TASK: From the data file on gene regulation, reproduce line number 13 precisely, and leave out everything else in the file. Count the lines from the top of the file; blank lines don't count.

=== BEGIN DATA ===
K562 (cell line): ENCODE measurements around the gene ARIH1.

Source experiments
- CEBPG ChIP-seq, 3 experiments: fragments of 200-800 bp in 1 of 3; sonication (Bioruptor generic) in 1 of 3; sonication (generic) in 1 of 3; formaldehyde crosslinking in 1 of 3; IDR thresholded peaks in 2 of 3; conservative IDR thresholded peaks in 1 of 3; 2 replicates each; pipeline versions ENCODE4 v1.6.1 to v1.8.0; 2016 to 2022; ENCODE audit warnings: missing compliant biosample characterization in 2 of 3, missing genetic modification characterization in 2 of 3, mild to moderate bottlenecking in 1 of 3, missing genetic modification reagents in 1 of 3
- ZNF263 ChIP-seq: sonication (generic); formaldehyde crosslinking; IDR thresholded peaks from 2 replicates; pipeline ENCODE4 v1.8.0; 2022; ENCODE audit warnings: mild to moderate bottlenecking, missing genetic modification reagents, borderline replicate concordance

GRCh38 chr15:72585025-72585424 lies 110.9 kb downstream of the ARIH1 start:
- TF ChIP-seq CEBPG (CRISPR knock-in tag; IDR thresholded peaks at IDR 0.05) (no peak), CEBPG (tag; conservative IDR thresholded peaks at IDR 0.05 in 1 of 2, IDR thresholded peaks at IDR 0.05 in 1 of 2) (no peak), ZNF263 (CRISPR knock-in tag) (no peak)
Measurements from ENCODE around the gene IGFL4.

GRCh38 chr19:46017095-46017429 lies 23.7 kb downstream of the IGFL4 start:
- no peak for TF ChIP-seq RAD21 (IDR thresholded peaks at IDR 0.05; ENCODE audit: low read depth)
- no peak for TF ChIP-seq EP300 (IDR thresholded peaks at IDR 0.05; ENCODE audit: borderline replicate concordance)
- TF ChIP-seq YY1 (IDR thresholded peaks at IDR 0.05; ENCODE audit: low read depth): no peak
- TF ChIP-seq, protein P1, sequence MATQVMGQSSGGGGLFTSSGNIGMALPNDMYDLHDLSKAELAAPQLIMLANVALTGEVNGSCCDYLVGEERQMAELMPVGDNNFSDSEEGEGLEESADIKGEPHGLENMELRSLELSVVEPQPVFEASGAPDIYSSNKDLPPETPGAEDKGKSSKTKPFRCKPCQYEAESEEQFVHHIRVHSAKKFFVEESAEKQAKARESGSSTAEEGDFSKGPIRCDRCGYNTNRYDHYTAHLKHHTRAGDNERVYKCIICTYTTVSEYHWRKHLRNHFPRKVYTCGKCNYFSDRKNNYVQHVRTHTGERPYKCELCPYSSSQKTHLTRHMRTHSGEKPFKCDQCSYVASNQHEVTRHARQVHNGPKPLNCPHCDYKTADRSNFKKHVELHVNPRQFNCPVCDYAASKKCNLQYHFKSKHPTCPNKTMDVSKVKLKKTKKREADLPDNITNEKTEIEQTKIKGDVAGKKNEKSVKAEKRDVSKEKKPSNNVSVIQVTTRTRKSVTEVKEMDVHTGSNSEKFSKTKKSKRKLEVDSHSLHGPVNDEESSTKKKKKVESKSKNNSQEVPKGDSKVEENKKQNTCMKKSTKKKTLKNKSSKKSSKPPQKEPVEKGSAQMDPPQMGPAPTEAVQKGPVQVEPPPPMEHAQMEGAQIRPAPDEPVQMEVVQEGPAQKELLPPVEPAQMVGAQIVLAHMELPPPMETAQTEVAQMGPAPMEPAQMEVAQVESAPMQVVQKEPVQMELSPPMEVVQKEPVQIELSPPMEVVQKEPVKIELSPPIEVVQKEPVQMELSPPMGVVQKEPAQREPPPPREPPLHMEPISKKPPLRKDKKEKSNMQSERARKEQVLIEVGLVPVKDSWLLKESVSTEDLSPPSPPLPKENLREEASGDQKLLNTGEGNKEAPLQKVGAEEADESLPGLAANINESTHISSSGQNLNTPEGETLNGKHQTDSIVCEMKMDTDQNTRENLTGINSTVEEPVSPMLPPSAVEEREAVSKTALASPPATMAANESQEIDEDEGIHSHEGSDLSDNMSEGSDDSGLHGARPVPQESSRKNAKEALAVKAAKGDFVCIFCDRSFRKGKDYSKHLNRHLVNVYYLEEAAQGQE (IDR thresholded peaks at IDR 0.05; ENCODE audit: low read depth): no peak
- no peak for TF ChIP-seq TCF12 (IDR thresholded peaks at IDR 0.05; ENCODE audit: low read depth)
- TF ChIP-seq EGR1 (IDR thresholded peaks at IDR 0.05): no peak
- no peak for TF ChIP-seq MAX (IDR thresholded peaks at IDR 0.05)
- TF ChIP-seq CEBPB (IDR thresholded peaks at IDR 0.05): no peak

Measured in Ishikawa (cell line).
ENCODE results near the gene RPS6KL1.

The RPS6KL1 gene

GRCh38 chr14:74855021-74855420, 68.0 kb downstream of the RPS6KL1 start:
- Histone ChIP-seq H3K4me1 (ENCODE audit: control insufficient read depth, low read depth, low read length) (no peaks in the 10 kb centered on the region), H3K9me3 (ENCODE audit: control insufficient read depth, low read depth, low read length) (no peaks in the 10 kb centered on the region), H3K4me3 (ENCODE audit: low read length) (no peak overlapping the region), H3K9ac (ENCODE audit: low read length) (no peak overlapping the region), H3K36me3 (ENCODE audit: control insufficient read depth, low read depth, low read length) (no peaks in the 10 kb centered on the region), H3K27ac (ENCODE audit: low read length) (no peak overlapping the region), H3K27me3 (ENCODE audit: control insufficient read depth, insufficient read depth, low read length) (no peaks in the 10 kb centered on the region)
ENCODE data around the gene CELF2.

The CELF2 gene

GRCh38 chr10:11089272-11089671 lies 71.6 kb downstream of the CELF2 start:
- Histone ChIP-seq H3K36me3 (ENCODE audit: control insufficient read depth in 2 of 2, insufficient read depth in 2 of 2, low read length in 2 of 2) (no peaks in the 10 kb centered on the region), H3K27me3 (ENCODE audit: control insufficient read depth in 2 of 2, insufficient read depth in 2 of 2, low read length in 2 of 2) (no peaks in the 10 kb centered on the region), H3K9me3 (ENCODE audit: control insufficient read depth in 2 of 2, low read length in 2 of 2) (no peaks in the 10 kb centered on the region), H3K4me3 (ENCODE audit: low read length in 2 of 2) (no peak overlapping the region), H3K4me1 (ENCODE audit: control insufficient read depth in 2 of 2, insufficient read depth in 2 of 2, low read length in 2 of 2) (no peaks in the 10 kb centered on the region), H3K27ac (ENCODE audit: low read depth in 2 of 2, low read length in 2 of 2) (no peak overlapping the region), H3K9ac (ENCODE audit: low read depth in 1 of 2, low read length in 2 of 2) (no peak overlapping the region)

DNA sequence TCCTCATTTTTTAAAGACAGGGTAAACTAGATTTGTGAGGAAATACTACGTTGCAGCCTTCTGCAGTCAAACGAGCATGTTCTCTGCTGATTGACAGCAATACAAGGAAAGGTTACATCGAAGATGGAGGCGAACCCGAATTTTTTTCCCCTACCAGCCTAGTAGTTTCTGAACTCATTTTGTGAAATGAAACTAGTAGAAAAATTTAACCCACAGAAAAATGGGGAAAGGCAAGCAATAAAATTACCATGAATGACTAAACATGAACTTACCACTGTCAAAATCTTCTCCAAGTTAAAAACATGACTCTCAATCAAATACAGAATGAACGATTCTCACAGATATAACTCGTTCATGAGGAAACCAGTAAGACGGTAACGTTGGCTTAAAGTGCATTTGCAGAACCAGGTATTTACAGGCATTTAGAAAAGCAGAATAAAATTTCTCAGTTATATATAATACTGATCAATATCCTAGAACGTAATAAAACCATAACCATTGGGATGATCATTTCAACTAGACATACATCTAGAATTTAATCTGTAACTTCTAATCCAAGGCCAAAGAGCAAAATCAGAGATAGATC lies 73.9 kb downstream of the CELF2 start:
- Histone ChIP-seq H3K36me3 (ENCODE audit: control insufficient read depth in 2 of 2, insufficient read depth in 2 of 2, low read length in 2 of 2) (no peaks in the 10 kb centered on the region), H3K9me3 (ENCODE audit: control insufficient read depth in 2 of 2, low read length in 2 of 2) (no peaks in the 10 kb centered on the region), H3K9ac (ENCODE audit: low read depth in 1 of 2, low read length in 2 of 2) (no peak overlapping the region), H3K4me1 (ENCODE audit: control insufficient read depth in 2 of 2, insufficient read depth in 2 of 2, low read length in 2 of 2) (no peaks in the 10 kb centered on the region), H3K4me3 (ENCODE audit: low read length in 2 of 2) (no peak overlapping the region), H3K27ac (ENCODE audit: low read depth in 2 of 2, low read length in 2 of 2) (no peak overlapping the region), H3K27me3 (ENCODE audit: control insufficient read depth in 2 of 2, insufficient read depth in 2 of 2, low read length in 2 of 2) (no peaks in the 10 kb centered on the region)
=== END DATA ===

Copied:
- no peak for TF ChIP-seq TCF12 (IDR thresholded peaks at IDR 0.05; ENCODE audit: low read depth)